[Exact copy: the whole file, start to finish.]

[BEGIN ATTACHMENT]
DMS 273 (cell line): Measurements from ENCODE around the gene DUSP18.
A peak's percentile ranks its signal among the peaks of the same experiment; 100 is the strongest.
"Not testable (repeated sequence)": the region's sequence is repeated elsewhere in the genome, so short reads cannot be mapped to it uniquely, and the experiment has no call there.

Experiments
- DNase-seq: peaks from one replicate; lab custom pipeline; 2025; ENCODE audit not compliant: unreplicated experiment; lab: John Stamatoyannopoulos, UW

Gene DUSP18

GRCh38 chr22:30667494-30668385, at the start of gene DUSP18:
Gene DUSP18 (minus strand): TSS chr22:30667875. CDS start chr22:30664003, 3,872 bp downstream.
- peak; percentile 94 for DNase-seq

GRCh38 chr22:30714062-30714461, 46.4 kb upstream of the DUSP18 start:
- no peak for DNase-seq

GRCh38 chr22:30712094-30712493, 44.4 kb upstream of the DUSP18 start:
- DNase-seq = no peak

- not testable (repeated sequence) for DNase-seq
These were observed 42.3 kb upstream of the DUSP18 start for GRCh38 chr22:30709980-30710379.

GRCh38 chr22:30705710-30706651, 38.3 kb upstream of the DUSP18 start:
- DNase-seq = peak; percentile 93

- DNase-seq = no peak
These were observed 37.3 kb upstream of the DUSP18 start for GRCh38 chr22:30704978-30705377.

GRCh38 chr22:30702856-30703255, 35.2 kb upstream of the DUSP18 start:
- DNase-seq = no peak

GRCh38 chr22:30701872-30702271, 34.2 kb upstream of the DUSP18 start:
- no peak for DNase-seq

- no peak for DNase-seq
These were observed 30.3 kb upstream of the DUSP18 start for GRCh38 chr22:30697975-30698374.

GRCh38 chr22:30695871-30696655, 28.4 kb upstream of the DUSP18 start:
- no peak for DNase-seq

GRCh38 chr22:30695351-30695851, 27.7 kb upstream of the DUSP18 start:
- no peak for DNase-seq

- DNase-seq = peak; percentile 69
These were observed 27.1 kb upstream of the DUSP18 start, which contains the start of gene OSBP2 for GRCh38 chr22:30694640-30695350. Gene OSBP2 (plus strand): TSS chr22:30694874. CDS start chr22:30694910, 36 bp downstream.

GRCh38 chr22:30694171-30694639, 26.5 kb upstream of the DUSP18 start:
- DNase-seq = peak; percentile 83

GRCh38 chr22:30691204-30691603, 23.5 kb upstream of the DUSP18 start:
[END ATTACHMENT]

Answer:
DMS 273 (cell line): Measurements from ENCODE around the gene DUSP18.
A peak's percentile ranks its signal among the peaks of the same experiment; 100 is the strongest.
"Not testable (repeated sequence)": the region's sequence is repeated elsewhere in the genome, so short reads cannot be mapped to it uniquely, and the experiment has no call there.

Experiments
- DNase-seq: peaks from one replicate; lab custom pipeline; 2025; ENCODE audit not compliant: unreplicated experiment; lab: John Stamatoyannopoulos, UW

Gene DUSP18

GRCh38 chr22:30667494-30668385, at the start of gene DUSP18:
Gene DUSP18 (minus strand): TSS chr22:30667875. CDS start chr22:30664003, 3,872 bp downstream.
- peak; percentile 94 for DNase-seq

GRCh38 chr22:30714062-30714461, 46.4 kb upstream of the DUSP18 start:
- no peak for DNase-seq

GRCh38 chr22:30712094-30712493, 44.4 kb upstream of the DUSP18 start:
- DNase-seq = no peak

- not testable (repeated sequence) for DNase-seq
These were observed 42.3 kb upstream of the DUSP18 start for GRCh38 chr22:30709980-30710379.

GRCh38 chr22:30705710-30706651, 38.3 kb upstream of the DUSP18 start:
- DNase-seq = peak; percentile 93

- DNase-seq = no peak
These were observed 37.3 kb upstream of the DUSP18 start for GRCh38 chr22:30704978-30705377.

GRCh38 chr22:30702856-30703255, 35.2 kb upstream of the DUSP18 start:
- DNase-seq = no peak

GRCh38 chr22:30701872-30702271, 34.2 kb upstream of the DUSP18 start:
- no peak for DNase-seq

- no peak for DNase-seq
These were observed 30.3 kb upstream of the DUSP18 start for GRCh38 chr22:30697975-30698374.

GRCh38 chr22:30695871-30696655, 28.4 kb upstream of the DUSP18 start:
- no peak for DNase-seq

GRCh38 chr22:30695351-30695851, 27.7 kb upstream of the DUSP18 start:
- no peak for DNase-seq

- DNase-seq = peak; percentile 69
These were observed 27.1 kb upstream of the DUSP18 start, which contains the start of gene OSBP2 for GRCh38 chr22:30694640-30695350. Gene OSBP2 (plus strand): TSS chr22:30694874. CDS start chr22:30694910, 36 bp downstream.

GRCh38 chr22:30694171-30694639, 26.5 kb upstream of the DUSP18 start:
- DNase-seq = peak; percentile 83

GRCh38 chr22:30691204-30691603, 23.5 kb upstream of the DUSP18 start: